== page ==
Am I Losing My Mind, or Is This That Anxiety Thing?
Anxiety can make you feel different. As a teen, I never knew why no one else seemed to struggle with life the way I did. And it wouldn’t have mattered what diagnosis or label was put on me because it would not have changed how I felt. Sadly, teenagers can let anxiety steer them through most life decisions. Left untethered, anxiety will drive every choice and action you take.
So how do you know if you’re experiencing anxiety or something more insidious with a Latin name in the Physician’s Desk Reference? The type of anxiety we address in this book is not the healthy, normal varietal that prompts you to get important stuff done, like studying for an exam or running from prom date requests. According to the National Institute of Mental Health (NIMH), “Severe anxiety that lasts at least six months is generally considered to be a problem that might benefit from evaluation and treatment.”
Rather than motivating you to act and get things done, anxiety at this level interferes with daily living, activities, and relationships.
The Accoutrement of Depression
Like a salad bar and sneeze guard go together, anxiety and depression disorders are often interlinked. So, don’t berate yourself if you’re feeling depressed on top of everything else. It’s more likely than not to occur. And though signs of depression, anxiety disorder, and even bipolar disorder have similarities, each requires different treatments right down to medications used. This is why a professional diagnosis is so important in order to obtain the correct treatment regimen. Having anxiety doesn’t have the social stigma it once did. It just means you’re really living.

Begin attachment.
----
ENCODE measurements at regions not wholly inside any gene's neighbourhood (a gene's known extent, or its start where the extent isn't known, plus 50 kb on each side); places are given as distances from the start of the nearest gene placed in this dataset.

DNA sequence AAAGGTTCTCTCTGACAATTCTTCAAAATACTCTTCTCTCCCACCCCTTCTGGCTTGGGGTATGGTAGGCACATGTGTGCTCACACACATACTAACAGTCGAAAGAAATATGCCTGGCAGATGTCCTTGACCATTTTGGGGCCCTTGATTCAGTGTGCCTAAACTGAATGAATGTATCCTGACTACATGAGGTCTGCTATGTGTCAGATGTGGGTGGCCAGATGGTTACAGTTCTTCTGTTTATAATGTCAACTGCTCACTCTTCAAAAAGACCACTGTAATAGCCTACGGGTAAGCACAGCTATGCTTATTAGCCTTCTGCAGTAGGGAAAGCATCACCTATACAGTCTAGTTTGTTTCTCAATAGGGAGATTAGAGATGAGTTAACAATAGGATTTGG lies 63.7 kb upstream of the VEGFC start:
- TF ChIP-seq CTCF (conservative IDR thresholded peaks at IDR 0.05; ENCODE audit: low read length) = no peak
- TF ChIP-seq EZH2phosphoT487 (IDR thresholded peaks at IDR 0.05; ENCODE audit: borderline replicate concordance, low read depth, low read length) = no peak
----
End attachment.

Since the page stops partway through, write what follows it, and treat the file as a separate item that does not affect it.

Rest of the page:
But, there is a little-known dichotomy about anxiety that makes seeking treatment difficult: When you’re feeling anxious or depressed, it’s often hard to do what’s best for your welfare – this includes seeking help. Anxiety is a narcissist that wants you to focus on … anxiety. Anxiety will cloud your mind and fill your consciousness with a perverse volume of thoughts, noise, feelings, and stressors that have no validity. Next thing you know, you’re not turning in homework on time, missing chores, and arriving late to work or practice, and everyone’s wondering why you can’t get your act or matching socks together. If they saw the thought carnival in your mind, they’d surely understand.
No medication will cure anxiety. Medication treats the symptoms of anxiety.
Every case of anxiety is unique. Unfortunately, many anxiety sufferers use prescription medication when therapy, exercise, or self-help strategies such as those taught here would work just as well – if not better – because they are actual skills with no side effects. Therapy and skills usage include development of the necessary tools to beat anxiety.
The goal we’d like you to adopt from this book is not to remove anxiety, but to bring it down to more manageable levels. That means working with it directly, in a nonjudgmental way, and not avoiding it or thinking it’s bad or weak that you feel this way. We’ll talk specifically about how to do this in the book.
For more on 101 Ways to Conquer Teen Anxiety click here.